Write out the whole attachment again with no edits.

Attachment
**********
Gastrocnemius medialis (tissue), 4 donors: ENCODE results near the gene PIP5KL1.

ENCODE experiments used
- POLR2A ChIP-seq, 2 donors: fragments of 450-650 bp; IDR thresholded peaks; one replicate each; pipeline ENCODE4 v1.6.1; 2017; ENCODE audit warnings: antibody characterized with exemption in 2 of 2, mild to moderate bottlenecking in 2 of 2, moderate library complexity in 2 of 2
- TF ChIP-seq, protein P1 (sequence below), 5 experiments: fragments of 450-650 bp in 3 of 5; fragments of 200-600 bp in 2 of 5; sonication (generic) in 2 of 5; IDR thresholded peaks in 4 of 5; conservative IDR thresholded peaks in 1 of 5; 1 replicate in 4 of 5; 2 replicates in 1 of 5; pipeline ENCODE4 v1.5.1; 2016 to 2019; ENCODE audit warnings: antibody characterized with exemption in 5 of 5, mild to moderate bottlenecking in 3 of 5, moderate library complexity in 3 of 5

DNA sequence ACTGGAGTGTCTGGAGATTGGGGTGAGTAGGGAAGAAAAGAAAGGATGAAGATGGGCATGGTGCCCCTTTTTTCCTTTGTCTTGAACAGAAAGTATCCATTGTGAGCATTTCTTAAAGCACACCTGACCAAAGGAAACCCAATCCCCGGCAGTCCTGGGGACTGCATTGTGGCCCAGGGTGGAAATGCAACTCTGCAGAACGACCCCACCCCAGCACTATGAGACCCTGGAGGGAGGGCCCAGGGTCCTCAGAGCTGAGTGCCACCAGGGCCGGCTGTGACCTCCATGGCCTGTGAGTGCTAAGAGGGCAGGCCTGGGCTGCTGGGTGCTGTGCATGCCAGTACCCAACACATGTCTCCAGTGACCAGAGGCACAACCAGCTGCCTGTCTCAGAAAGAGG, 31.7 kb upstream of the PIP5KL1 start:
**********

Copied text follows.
Gastrocnemius medialis (tissue), 4 donors: ENCODE results near the gene PIP5KL1.

ENCODE experiments used
- POLR2A ChIP-seq, 2 donors: fragments of 450-650 bp; IDR thresholded peaks; one replicate each; pipeline ENCODE4 v1.6.1; 2017; ENCODE audit warnings: antibody characterized with exemption in 2 of 2, mild to moderate bottlenecking in 2 of 2, moderate library complexity in 2 of 2
- TF ChIP-seq, protein P1 (sequence below), 5 experiments: fragments of 450-650 bp in 3 of 5; fragments of 200-600 bp in 2 of 5; sonication (generic) in 2 of 5; IDR thresholded peaks in 4 of 5; conservative IDR thresholded peaks in 1 of 5; 1 replicate in 4 of 5; 2 replicates in 1 of 5; pipeline ENCODE4 v1.5.1; 2016 to 2019; ENCODE audit warnings: antibody characterized with exemption in 5 of 5, mild to moderate bottlenecking in 3 of 5, moderate library complexity in 3 of 5

DNA sequence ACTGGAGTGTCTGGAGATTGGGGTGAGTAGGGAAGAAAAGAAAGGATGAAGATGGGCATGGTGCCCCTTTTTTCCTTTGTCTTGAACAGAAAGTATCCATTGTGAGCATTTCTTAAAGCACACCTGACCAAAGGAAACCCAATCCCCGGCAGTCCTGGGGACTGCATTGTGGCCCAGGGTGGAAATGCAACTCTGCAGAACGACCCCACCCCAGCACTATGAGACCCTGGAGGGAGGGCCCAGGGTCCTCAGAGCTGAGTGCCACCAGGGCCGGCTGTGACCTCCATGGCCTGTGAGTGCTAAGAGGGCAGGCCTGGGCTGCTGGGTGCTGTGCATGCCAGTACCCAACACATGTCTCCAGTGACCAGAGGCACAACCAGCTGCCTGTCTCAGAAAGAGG, 31.7 kb upstream of the PIP5KL1 start: